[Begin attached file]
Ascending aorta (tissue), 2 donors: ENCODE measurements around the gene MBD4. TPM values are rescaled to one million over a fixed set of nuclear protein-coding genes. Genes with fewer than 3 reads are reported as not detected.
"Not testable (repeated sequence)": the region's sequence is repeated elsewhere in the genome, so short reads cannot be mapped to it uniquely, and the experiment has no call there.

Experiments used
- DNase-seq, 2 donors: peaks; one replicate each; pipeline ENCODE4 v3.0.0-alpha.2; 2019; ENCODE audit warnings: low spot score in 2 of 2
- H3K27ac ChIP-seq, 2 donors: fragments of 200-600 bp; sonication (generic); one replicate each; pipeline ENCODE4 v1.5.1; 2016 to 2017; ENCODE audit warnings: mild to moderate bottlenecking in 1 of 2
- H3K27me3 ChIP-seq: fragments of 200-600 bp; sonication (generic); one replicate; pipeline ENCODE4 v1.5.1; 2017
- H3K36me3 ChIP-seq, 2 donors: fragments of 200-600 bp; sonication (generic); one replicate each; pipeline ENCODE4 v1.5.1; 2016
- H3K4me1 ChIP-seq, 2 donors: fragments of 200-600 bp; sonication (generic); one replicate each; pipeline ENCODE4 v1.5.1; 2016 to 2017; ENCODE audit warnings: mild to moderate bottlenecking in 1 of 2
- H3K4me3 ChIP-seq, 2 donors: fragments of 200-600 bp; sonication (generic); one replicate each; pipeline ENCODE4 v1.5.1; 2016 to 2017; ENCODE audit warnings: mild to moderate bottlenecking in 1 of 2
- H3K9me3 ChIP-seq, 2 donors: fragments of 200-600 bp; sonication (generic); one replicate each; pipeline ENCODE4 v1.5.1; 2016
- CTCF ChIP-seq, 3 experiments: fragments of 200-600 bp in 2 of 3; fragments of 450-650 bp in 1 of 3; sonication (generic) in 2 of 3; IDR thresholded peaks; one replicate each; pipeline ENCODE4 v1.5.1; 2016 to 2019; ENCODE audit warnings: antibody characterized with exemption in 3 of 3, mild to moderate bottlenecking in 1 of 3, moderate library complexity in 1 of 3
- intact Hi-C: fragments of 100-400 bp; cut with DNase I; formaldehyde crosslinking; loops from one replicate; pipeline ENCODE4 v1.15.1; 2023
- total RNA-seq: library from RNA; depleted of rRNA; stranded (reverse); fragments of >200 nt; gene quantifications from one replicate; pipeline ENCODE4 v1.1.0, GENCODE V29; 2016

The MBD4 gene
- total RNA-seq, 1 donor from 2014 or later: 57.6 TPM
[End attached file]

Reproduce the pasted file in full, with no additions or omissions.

Ascending aorta (tissue), 2 donors: ENCODE measurements around the gene MBD4. TPM values are rescaled to one million over a fixed set of nuclear protein-coding genes. Genes with fewer than 3 reads are reported as not detected.
"Not testable (repeated sequence)": the region's sequence is repeated elsewhere in the genome, so short reads cannot be mapped to it uniquely, and the experiment has no call there.

Experiments used
- DNase-seq, 2 donors: peaks; one replicate each; pipeline ENCODE4 v3.0.0-alpha.2; 2019; ENCODE audit warnings: low spot score in 2 of 2
- H3K27ac ChIP-seq, 2 donors: fragments of 200-600 bp; sonication (generic); one replicate each; pipeline ENCODE4 v1.5.1; 2016 to 2017; ENCODE audit warnings: mild to moderate bottlenecking in 1 of 2
- H3K27me3 ChIP-seq: fragments of 200-600 bp; sonication (generic); one replicate; pipeline ENCODE4 v1.5.1; 2017
- H3K36me3 ChIP-seq, 2 donors: fragments of 200-600 bp; sonication (generic); one replicate each; pipeline ENCODE4 v1.5.1; 2016
- H3K4me1 ChIP-seq, 2 donors: fragments of 200-600 bp; sonication (generic); one replicate each; pipeline ENCODE4 v1.5.1; 2016 to 2017; ENCODE audit warnings: mild to moderate bottlenecking in 1 of 2
- H3K4me3 ChIP-seq, 2 donors: fragments of 200-600 bp; sonication (generic); one replicate each; pipeline ENCODE4 v1.5.1; 2016 to 2017; ENCODE audit warnings: mild to moderate bottlenecking in 1 of 2
- H3K9me3 ChIP-seq, 2 donors: fragments of 200-600 bp; sonication (generic); one replicate each; pipeline ENCODE4 v1.5.1; 2016
- CTCF ChIP-seq, 3 experiments: fragments of 200-600 bp in 2 of 3; fragments of 450-650 bp in 1 of 3; sonication (generic) in 2 of 3; IDR thresholded peaks; one replicate each; pipeline ENCODE4 v1.5.1; 2016 to 2019; ENCODE audit warnings: antibody characterized with exemption in 3 of 3, mild to moderate bottlenecking in 1 of 3, moderate library complexity in 1 of 3
- intact Hi-C: fragments of 100-400 bp; cut with DNase I; formaldehyde crosslinking; loops from one replicate; pipeline ENCODE4 v1.15.1; 2023
- total RNA-seq: library from RNA; depleted of rRNA; stranded (reverse); fragments of >200 nt; gene quantifications from one replicate; pipeline ENCODE4 v1.1.0, GENCODE V29; 2016

The MBD4 gene
- total RNA-seq, 1 donor from 2014 or later: 57.6 TPM